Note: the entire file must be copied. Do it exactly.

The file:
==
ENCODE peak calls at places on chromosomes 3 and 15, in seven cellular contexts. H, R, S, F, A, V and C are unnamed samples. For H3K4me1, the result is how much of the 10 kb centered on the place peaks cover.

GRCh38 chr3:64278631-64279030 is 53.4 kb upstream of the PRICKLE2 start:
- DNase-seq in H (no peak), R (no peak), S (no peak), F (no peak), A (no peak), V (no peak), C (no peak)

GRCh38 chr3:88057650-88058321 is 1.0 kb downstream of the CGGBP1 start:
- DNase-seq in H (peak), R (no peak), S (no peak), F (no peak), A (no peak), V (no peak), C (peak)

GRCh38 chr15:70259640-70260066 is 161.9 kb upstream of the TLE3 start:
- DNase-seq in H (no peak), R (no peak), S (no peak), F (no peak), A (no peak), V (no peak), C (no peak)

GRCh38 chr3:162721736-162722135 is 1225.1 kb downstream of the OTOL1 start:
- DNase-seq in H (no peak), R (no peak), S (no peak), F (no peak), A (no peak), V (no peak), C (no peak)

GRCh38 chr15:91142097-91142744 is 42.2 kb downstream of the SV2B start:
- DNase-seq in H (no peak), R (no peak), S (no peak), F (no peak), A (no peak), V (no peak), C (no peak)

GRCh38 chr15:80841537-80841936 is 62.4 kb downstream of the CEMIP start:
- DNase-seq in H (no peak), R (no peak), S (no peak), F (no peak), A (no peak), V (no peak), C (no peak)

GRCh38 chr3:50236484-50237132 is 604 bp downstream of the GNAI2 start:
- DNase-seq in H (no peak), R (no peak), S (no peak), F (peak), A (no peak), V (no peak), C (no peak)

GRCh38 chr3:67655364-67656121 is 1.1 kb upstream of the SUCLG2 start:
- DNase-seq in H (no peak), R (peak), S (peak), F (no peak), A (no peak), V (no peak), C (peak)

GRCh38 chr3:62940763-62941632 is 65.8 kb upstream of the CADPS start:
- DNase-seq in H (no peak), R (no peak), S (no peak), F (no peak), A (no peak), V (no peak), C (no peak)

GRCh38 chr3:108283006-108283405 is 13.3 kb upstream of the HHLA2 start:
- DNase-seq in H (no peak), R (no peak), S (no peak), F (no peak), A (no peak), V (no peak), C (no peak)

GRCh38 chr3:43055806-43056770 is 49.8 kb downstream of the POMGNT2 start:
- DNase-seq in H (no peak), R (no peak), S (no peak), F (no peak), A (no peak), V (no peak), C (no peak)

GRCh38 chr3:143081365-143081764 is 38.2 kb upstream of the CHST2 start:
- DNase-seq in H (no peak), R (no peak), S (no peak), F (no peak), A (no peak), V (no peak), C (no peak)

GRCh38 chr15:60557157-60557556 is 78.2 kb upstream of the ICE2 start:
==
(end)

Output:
ENCODE peak calls at places on chromosomes 3 and 15, in seven cellular contexts. H, R, S, F, A, V and C are unnamed samples. For H3K4me1, the result is how much of the 10 kb centered on the place peaks cover.

GRCh38 chr3:64278631-64279030 is 53.4 kb upstream of the PRICKLE2 start:
- DNase-seq in H (no peak), R (no peak), S (no peak), F (no peak), A (no peak), V (no peak), C (no peak)

GRCh38 chr3:88057650-88058321 is 1.0 kb downstream of the CGGBP1 start:
- DNase-seq in H (peak), R (no peak), S (no peak), F (no peak), A (no peak), V (no peak), C (peak)

GRCh38 chr15:70259640-70260066 is 161.9 kb upstream of the TLE3 start:
- DNase-seq in H (no peak), R (no peak), S (no peak), F (no peak), A (no peak), V (no peak), C (no peak)

GRCh38 chr3:162721736-162722135 is 1225.1 kb downstream of the OTOL1 start:
- DNase-seq in H (no peak), R (no peak), S (no peak), F (no peak), A (no peak), V (no peak), C (no peak)

GRCh38 chr15:91142097-91142744 is 42.2 kb downstream of the SV2B start:
- DNase-seq in H (no peak), R (no peak), S (no peak), F (no peak), A (no peak), V (no peak), C (no peak)

GRCh38 chr15:80841537-80841936 is 62.4 kb downstream of the CEMIP start:
- DNase-seq in H (no peak), R (no peak), S (no peak), F (no peak), A (no peak), V (no peak), C (no peak)

GRCh38 chr3:50236484-50237132 is 604 bp downstream of the GNAI2 start:
- DNase-seq in H (no peak), R (no peak), S (no peak), F (peak), A (no peak), V (no peak), C (no peak)

GRCh38 chr3:67655364-67656121 is 1.1 kb upstream of the SUCLG2 start:
- DNase-seq in H (no peak), R (peak), S (peak), F (no peak), A (no peak), V (no peak), C (peak)

GRCh38 chr3:62940763-62941632 is 65.8 kb upstream of the CADPS start:
- DNase-seq in H (no peak), R (no peak), S (no peak), F (no peak), A (no peak), V (no peak), C (no peak)

GRCh38 chr3:108283006-108283405 is 13.3 kb upstream of the HHLA2 start:
- DNase-seq in H (no peak), R (no peak), S (no peak), F (no peak), A (no peak), V (no peak), C (no peak)

GRCh38 chr3:43055806-43056770 is 49.8 kb downstream of the POMGNT2 start:
- DNase-seq in H (no peak), R (no peak), S (no peak), F (no peak), A (no peak), V (no peak), C (no peak)

GRCh38 chr3:143081365-143081764 is 38.2 kb upstream of the CHST2 start:
- DNase-seq in H (no peak), R (no peak), S (no peak), F (no peak), A (no peak), V (no peak), C (no peak)

GRCh38 chr15:60557157-60557556 is 78.2 kb upstream of the ICE2 start: